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56 of cyclic LMS relies on the step size which throughout this thesis is chosen to be 0.0025. For simulation, use equation (3.23). Figure 4.10 Eye diagram of equalizer output, using cyclic LMS with the raised cosine channel Figure 4.11 Mean square symbol error of cyclic LMS

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57 From Figure 4.11, the performance of cyclic LMS is better than RLS algorithm since cyclic LMS has lower MSE and faster convergence. The MSE converges to 0.02526 at index sample However, the cyclic LMS doesn't work with the second class of channel model. To make it work, the conjugate calculation in (3.23) has to be removed. Otherwise, it won't work. 4.2.4 Experiment 3a In this experiment, The LMS algorithm is performed using the raised cosine channel with zero delay ( ). We still suppose the same assumption as in the experiment 2. Figure 4.12 shows the equalized constellation, while the mean square symbol error is estimated for this algorithm across 3000 symbols as shown in Figure 4.13. For simulation, use equations (3. 29) and (3.30). Figure 4.12 Equalized eye diagram, using LMS algorithm with the raised cosine channel

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58 Figure 4.13 Mean square symbol error of LMS algorithm As we see from Figure 4.13, the LMS method works well. The MSE converges to 0.05596 at index sample 4.2.5 Experiment 3b In this section, the second class of channel model is used to implement the LMS algorithm. Our assumptions are still the same as in previous section. Figure 4.14 shows t he equalized eye diagram, whereas Figure 4.15 depicts the mean square symbol error for LMS algorithm across 3000 symbols.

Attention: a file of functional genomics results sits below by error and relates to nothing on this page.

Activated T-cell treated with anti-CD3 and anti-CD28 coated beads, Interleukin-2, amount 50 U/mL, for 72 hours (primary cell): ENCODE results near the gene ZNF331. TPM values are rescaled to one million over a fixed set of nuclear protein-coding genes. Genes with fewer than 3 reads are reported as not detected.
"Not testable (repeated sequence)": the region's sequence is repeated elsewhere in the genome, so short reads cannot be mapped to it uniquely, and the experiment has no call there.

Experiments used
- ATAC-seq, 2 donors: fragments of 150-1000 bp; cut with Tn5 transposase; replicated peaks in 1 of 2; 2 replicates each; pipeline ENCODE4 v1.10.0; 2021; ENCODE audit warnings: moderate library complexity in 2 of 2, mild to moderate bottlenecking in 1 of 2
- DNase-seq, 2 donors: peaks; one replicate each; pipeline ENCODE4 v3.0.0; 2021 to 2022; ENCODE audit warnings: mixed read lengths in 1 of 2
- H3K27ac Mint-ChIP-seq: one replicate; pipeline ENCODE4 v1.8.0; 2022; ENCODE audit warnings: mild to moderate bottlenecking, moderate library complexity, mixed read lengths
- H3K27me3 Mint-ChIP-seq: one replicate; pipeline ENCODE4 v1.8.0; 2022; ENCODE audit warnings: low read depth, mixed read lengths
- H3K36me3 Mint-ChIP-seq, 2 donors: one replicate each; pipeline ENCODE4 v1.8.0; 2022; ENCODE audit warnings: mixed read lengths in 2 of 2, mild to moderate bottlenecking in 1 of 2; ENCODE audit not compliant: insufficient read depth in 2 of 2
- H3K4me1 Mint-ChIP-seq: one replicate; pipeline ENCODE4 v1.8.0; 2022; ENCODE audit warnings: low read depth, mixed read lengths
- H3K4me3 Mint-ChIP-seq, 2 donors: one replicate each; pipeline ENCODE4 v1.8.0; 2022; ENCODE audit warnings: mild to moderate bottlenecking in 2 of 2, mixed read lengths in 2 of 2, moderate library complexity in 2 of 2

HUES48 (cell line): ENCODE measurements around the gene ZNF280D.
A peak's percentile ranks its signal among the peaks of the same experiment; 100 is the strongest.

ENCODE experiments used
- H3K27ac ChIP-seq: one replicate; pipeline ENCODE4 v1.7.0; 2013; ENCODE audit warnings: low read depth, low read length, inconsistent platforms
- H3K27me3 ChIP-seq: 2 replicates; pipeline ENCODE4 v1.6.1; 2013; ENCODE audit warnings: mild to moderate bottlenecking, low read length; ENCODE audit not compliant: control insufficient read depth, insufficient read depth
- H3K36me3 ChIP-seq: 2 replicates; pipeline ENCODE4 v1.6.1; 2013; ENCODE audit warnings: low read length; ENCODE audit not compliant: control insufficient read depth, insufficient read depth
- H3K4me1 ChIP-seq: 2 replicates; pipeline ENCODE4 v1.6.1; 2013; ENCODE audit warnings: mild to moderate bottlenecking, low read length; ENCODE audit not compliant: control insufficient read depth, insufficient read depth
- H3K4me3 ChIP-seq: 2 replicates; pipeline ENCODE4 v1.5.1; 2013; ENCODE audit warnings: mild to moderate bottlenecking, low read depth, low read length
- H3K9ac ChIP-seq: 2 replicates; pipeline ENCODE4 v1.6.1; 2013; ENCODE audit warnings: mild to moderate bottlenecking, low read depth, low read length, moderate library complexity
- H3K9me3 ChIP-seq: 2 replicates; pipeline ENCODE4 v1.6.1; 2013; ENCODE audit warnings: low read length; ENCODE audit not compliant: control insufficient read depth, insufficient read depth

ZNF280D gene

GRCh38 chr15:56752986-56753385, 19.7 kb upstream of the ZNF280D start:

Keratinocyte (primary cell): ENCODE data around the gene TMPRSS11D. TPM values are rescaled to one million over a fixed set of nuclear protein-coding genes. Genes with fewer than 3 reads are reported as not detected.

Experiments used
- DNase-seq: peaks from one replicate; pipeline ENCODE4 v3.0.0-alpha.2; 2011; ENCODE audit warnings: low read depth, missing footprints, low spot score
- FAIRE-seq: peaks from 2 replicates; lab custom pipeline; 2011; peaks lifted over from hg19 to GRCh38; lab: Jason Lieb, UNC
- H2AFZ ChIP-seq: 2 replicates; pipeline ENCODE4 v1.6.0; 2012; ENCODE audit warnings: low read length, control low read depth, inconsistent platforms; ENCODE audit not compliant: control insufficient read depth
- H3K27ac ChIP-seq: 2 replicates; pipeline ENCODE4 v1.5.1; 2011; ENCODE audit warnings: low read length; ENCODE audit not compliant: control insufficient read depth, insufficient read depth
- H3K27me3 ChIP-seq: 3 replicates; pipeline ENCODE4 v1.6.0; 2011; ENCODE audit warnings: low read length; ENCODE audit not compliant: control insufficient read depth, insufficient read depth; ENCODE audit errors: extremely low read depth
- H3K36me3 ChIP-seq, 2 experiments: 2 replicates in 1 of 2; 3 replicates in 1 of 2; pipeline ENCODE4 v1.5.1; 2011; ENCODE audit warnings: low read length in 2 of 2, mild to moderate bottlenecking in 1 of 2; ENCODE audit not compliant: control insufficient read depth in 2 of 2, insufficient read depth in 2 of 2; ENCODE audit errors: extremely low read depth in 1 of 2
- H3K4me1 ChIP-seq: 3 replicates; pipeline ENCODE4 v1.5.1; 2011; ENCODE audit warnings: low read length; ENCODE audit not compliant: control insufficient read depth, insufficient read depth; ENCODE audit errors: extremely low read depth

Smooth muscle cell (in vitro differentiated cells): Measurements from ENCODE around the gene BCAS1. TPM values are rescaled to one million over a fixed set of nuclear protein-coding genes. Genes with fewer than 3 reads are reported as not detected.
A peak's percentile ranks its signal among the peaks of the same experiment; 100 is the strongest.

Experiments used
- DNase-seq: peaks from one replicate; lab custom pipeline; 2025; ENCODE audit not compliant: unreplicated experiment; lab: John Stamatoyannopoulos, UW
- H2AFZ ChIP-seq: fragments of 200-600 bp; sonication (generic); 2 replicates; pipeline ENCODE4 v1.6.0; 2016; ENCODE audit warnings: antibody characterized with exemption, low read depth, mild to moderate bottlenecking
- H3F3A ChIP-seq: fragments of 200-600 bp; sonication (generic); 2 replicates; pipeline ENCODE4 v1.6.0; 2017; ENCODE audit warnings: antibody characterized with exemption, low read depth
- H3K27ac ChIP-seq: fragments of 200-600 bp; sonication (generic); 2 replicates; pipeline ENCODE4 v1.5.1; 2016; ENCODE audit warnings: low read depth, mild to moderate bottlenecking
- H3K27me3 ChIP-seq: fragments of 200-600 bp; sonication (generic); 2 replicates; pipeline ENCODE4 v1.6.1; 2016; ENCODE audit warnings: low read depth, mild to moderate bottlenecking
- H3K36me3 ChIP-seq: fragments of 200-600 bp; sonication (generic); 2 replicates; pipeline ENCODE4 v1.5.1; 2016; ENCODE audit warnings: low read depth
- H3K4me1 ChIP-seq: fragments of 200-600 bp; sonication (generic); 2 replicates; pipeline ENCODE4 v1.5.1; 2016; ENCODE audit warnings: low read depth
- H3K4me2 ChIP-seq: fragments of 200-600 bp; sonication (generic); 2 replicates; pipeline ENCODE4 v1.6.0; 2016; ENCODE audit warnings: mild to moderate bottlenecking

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59 Figure 4.14 Eye diagram of equalizer output, using LMS algorithm with the second class of channel model Figure 4.15 Mean square symbol error of LMS algorithm

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60 From Figure 4.15, the performance of this experiment is better than experiment 3a since the MSE of LMS using the second class of channel model has lower value at 3000 (index sample). For more clarity, the MSE converges to 0.04817 at index sample The comparison between RLS, cyclic LMS and LMS is accomplished through Figure 4.16 that shows the MMSE for the cyclic LMS, LMS and RLS. The channel used for this comparison is the raised cosine two ray multip ath mobile radio ( ). The plot demonstrates that the cyclic LMS has better performance since it has the lowest MSE. The MSE of LMS is lower than the MSE line of the RLS at ( ). Figure 4.16 Mean square symbol error, Comparison using raised cosine channel

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61 The second comparison is also between cyclic LMS, LMS and RLS, but here the second class of channel model is used. We can see from figure (4.17) that the RLS has the best performance due to its MSE, which is lower than the MSE of both cyclic LMS and LMS. As I mentioned earlier that the cyclic LMS doesn't work with this channel class and it will not converge. Figure 4.17 Mean square symbol error, Comparison using second class of channel model